Information will come from the spread of electronic health records, a process that will be jump-started by the Recovery Act’s $26 billion investment in health information technology. Electronic health records will supply providers with more accurate and real-time data on their patients, as well as provide checks on drug interactions and decision support to improve the quality of care. In addition, the Patient-Centered Outcomes Research Institute (PCORI) that was created by the ACA will empower physicians and patients with new information regarding the effectiveness of various medical technologies and interventions. The integration of the PCORI’s research findings with decision supports, guidelines, and other aspects of electronic health records should greatly enhance the information that physicians and patients can use in choosing the right tests and treatments for a particular situation.
Infrastructure reform is evident in the law’s provisions supporting enhanced horizontal coordination among providers and more constant monitoring of patients. For physicians, health care reform encourages greater integration in many ways — for instance, through the redesign of delivery systems such as medical homes and accountable health care organizations. In addition, the law includes a new hospital readmission policy to address the fact that nearly 20% of Medicare patients are readmitted within 30 days after a hospital discharge4and that lack of coordination in “handoffs” such as hospital discharges has been identified as a particularproblem in the health care system overall. More than half of these readmitted patients have not seen their physician between discharge and readmission, and a recent study suggests that better coordination of care can reduce readmission rates for major chronic illness.5 The policy provides $500 million over 5 years to manage care for 30 days after hospital discharge and also imposes payment penalties on hospitals with high risk-adjusted readmission rates for certain conditions.
These changes in information and infrastructure will not spontaneously affect how doctors deliver care; incentives within the system also need to be recalibrated, since the dominant fee-for-service payment system creates disincentives to making the changes necessary for coordinated care. In addition to the hospital readmission policy, the ACA will create incentives for hospitals to adopt proven practices that substantially reduce their rates of hospital-acquired infections and other avoidable conditions; hospitals that still have rates in the top 25% will face reductions in Medicare payments. Similarly, the ACA’s pilot programs involving bundled payments will provide physicians and hospitals with incentives to coordinate care for patients with chronic illnesses: keeping these patients healthy and preventing hospitalizations will be financiallyadvantageous. (These efforts will also enhance physicians’ autonomy by allowing them to devise the best practices for keeping patients healthy.)
Perhaps most fundamentally, the ACA recognizes that reform, particularly changing the delivery system, is not a one-time event. It is an ongoing, evolutionary process requiring continuous adjustment. The ACA therefore establishes a number of institutions that can respond in a flexible and dynamic way to changes in the health care system. The PCORI will assess new medical tests, drugs, and other treatments as they are developed, thereby providing continuously updated information for physicians and patients. Similarly, over the next decade, the Innovation Center in the Centers for Medicare and Medicaid Services will be developing, testing, and evaluating new policies and programs that enhance the quality of care for Medicare beneficiaries, reduce the cost of their care, or both. And the secretary of health and human services (HHS) is empowered to expand successful pilot programs without the need for additional legislation.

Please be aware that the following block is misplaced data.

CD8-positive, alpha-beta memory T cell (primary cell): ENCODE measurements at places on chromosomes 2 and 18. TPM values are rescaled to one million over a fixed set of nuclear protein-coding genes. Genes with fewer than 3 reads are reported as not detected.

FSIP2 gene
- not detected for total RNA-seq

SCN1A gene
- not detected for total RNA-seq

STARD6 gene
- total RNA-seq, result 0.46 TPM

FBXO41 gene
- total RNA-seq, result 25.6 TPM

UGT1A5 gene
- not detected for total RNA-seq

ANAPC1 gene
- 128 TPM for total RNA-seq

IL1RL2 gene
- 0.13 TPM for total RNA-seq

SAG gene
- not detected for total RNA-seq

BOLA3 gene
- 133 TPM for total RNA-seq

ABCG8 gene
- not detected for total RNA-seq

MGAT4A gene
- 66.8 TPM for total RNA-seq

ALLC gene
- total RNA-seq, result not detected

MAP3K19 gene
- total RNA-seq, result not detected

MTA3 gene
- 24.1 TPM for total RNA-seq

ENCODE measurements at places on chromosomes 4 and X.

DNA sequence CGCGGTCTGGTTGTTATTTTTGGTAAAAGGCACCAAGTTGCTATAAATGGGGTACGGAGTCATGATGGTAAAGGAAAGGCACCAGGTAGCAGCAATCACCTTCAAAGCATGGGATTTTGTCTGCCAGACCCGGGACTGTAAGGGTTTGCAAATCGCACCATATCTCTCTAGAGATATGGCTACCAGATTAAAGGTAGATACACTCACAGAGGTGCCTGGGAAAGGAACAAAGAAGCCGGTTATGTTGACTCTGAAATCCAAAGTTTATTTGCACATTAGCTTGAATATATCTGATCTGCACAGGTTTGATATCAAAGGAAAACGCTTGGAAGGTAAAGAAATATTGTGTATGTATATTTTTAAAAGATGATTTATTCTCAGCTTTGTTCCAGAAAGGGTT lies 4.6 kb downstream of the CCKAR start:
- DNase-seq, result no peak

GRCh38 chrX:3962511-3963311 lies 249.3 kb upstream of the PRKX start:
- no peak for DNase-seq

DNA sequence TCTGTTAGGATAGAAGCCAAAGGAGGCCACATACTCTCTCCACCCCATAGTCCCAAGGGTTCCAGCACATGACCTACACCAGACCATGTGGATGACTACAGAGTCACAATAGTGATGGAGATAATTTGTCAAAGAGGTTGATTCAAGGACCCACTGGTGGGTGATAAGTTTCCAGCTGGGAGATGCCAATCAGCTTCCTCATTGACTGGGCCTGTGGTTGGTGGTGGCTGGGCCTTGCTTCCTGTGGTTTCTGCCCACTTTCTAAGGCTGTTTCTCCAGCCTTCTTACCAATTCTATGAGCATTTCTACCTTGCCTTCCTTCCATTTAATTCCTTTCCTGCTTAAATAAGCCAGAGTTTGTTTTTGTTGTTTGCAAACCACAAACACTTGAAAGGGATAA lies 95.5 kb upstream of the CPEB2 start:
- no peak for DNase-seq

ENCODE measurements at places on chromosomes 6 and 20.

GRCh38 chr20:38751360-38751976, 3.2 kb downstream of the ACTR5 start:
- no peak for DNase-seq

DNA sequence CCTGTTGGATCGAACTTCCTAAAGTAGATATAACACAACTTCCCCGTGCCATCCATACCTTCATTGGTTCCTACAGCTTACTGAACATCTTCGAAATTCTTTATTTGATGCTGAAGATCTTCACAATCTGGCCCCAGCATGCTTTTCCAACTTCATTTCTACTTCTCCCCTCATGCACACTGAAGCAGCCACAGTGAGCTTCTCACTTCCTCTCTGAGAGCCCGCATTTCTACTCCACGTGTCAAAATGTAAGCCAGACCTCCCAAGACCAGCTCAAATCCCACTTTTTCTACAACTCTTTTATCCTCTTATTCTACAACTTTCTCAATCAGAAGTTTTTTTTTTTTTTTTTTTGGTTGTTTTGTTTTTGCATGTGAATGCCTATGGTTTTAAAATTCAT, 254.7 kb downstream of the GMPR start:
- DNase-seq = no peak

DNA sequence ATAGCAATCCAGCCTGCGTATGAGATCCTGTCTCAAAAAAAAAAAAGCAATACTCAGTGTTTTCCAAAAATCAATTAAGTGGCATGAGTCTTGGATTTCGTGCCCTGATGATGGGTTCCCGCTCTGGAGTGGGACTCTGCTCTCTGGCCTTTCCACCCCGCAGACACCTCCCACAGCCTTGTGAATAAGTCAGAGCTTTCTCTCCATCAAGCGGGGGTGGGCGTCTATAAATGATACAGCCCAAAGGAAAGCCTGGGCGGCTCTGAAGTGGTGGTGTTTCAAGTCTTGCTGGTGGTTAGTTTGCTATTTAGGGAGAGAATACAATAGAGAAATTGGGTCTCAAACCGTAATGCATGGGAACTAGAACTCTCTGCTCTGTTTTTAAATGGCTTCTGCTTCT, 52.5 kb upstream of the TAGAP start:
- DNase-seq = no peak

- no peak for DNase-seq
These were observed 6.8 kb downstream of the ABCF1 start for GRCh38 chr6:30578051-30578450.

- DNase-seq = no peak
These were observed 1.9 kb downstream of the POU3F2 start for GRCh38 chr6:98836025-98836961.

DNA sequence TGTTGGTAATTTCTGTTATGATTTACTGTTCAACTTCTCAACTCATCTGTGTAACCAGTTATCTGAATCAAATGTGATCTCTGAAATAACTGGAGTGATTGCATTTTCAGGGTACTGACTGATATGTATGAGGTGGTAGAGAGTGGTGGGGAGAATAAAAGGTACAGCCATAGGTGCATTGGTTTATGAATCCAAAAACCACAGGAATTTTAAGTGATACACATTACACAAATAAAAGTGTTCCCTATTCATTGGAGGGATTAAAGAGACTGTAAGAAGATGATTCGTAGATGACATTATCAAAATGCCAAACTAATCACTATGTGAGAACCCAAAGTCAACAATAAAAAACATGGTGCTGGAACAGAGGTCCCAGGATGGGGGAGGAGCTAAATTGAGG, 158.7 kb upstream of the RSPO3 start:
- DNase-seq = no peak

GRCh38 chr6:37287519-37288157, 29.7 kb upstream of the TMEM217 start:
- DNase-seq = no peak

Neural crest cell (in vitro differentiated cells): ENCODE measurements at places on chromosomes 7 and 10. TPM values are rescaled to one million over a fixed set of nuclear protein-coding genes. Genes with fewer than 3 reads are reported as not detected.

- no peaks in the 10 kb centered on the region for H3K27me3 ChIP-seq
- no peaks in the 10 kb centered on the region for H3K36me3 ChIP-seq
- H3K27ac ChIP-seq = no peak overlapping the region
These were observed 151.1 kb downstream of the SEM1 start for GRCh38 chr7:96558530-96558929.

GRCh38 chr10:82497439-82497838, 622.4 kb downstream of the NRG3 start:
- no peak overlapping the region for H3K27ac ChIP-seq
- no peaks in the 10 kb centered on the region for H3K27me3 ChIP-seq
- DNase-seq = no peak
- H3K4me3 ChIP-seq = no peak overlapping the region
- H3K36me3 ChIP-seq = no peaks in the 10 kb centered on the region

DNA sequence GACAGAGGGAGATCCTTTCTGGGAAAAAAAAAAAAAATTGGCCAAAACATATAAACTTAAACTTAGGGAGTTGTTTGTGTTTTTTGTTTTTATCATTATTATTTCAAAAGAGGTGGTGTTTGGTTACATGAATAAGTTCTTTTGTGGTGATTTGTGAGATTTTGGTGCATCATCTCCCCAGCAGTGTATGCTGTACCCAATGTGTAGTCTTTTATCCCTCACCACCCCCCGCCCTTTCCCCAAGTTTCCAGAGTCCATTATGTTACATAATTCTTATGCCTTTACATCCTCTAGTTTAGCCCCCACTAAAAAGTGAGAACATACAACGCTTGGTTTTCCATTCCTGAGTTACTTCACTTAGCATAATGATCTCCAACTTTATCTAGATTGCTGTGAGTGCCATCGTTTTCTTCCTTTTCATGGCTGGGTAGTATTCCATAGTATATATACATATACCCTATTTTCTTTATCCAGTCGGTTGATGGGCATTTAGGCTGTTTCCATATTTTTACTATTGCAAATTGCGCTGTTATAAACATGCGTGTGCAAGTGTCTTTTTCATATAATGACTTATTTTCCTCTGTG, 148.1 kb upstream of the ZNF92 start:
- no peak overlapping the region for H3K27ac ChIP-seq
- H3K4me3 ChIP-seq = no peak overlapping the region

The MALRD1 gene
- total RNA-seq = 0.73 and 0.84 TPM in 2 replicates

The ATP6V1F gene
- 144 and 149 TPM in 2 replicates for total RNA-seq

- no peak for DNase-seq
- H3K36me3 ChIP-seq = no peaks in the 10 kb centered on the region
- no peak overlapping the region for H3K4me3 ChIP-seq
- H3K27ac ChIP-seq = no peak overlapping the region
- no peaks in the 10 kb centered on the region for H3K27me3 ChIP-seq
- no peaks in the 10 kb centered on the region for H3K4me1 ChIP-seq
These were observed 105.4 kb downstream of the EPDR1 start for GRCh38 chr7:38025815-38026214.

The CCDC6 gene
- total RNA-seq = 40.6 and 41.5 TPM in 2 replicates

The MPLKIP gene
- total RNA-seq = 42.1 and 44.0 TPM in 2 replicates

The most important institutional change in the ACA, however, is likely to be the establishment of the Independent Payment Advisory Board (IPAB), an independent panel of medical experts tasked with devising changes to Medicare’s payment system. Beginning in January 2014, each year that Medicare’s per capita costs exceed a certain threshold, the IPAB will develop and propose policies for reducing this inflation. The secretary of HHS must institute the policies unless Congress enacts alternative policies leading to equivalent savings. The threshold is a bit complex; initially, it is a combination of general and medical inflation, but in 2018 and thereafter, the cap is set at general inflation plus 1%.
The combination of these three bodies — the IPAB, the Innovation Center, and the PCORI — holds the potential for providing up-to-date information and developing policies that can improve the quality of care and the value provided by the health care system on an ongoing basis. Ensuring that these new bodies live up to their potential and earn reputations for rigor and integrity will be one of the most important challenges as the implementation of the ACA continues.
The ACA not only will extend health care coverage to millions of Americans but also will enact many policies specifically aimed at reducing the amount we are spending on health care and, by changing the delivery system, reducing the rate of growth in health care costs over time. Indeed, one of the essential aspects of the legislation is that unlike previous efforts, it does not rely on just one policy for effective cost control. Instead, it puts into place virtually every cost-control reform proposed by physicians, economists, and health policy experts and includes the means for these reforms to be assessed quickly and scaled up if they’re successful. By enacting a broad portfolio of changes, the ACA provides the best assurance that effective change will occur. Moreover, by taking a multifaceted approach that includes hard savings plus the mechanisms for creating a dynamic health care system, it enables physicians, hospitals, and other providers to consistently improve outcomes, boost quality, and reduce costs as health care evolves.